Once we have our models and contracts ready we can go ahead and create tables by using the
SQLiteOpenHelper class. Though
SQLiteOpenHelper helps us in creating and/or upgrading the database for the app, we will have to extend it and provide custom database names, versions and tables.
Creating databases will bring us closer to the core of the Model layer - Data Store or Data Access Object.
I can hear you say : ” Hey I have heard about Data Access Object. That is DAO!! Did you use greenDAO?! It’s awesome!”.
I’m here to tell you that we didn’t use greenDAO or any other DAO libraries as we wanted to reduce the apk size as much as possible and reduce the dependencies in the codebase.
DAO abstracts and encapsulates all access to the data source. The data source could be a persistent storage like SQLite database on Android, a remote data store or a cache. This will completely hide the data source implementation details from its clients. The DAO allows to adapt to different data source implementations without affecting other components. The
ChallengesDataStore.java interface will serve as the main entry point for accessing data. We also define callbacks to various operations. The callbacks helps us determine the state of each operation and use them accordingly in the Presenter.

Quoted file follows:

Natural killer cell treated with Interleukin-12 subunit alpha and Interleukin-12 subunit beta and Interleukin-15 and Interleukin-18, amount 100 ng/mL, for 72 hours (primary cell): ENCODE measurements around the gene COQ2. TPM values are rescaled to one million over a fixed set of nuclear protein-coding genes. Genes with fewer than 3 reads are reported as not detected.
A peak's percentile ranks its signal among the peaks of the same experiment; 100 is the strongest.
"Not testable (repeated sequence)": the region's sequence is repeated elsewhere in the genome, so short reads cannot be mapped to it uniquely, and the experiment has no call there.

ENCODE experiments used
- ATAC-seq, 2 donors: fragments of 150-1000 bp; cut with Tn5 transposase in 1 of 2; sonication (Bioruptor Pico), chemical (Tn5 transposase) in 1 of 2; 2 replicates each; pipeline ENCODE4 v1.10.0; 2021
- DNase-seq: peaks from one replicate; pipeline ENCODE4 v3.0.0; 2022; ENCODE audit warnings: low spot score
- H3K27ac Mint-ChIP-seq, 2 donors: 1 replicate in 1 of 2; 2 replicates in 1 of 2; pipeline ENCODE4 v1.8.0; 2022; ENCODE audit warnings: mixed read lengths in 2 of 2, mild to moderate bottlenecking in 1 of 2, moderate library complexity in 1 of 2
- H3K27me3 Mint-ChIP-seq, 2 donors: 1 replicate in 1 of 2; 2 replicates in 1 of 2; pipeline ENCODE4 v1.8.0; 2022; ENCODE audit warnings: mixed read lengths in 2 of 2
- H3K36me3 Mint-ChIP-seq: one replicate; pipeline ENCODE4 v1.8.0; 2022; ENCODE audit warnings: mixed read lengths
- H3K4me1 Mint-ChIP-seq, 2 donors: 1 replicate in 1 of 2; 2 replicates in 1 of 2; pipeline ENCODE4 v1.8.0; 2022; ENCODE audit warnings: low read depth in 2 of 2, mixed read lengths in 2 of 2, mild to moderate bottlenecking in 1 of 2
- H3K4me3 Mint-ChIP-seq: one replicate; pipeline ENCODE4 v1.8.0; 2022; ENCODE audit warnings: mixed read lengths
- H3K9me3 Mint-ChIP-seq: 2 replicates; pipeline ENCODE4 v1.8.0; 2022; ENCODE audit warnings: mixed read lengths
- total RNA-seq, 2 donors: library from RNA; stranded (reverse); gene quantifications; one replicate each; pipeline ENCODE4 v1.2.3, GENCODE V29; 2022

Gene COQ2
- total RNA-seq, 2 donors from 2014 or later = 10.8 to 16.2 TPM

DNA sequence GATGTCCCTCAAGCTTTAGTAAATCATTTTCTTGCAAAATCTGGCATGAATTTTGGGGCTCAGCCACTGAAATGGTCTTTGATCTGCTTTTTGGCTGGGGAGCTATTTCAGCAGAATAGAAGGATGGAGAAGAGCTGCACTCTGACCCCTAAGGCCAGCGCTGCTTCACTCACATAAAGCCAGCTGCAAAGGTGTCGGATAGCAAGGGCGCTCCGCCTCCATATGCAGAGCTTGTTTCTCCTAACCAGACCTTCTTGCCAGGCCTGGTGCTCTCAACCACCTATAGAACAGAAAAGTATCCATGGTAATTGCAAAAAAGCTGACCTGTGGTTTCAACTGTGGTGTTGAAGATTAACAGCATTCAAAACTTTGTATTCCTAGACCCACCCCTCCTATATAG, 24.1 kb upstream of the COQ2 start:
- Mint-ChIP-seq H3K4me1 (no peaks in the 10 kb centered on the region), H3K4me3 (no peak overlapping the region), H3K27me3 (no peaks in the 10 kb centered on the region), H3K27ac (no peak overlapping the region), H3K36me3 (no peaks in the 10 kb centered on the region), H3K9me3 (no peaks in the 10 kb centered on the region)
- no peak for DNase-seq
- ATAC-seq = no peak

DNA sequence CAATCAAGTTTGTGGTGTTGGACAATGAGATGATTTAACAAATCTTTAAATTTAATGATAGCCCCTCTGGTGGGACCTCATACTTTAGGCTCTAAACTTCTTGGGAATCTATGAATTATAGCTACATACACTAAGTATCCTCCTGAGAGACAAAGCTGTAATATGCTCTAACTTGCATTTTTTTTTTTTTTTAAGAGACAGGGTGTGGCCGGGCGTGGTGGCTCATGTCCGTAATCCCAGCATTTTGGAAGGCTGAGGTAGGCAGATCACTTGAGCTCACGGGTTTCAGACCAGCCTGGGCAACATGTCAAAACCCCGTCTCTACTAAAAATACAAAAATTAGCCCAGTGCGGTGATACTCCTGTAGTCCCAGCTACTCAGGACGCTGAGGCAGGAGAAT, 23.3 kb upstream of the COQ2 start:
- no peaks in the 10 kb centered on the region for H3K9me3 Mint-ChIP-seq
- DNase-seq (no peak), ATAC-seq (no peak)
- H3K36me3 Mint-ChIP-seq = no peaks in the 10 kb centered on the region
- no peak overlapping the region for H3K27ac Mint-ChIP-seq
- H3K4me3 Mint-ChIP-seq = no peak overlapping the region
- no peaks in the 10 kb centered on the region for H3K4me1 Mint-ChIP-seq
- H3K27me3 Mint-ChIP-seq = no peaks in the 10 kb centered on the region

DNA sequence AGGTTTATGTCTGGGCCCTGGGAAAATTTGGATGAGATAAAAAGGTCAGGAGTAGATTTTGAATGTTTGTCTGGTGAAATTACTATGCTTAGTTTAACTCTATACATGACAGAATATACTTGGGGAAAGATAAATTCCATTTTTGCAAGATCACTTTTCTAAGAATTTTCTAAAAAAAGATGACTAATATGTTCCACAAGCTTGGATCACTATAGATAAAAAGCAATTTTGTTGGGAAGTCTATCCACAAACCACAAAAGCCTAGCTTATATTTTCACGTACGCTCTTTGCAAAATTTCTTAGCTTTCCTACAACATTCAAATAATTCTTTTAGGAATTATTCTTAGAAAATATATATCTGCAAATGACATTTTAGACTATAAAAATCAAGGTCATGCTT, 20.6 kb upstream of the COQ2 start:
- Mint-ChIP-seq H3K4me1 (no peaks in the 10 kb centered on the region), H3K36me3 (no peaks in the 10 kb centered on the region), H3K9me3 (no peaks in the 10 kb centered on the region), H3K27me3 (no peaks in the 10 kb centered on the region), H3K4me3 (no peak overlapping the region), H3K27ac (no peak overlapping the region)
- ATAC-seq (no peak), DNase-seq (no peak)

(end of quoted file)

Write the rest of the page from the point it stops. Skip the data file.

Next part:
ChallengesDataStore gives us the opportunity to define different implementations for the local/persistent storage and for handling remote server connections. We create two classes for each - One for handling persistent data and another for handling remote data.
ChallengesLocalDataStore.java handles the local persistence and
ChallengesRemoteDataStore.java handles the remote data. Both classes are implementations of
We follow the Repository Model for the Model layer. As Martin Fowler puts it A Repository mediates between the domain and data mapping layers using a collection-like interface for accessing domain objects. What this means is that a Repository should be responsible in deciding the source of the data (local or remote) to be used for updating the View through the Presenter.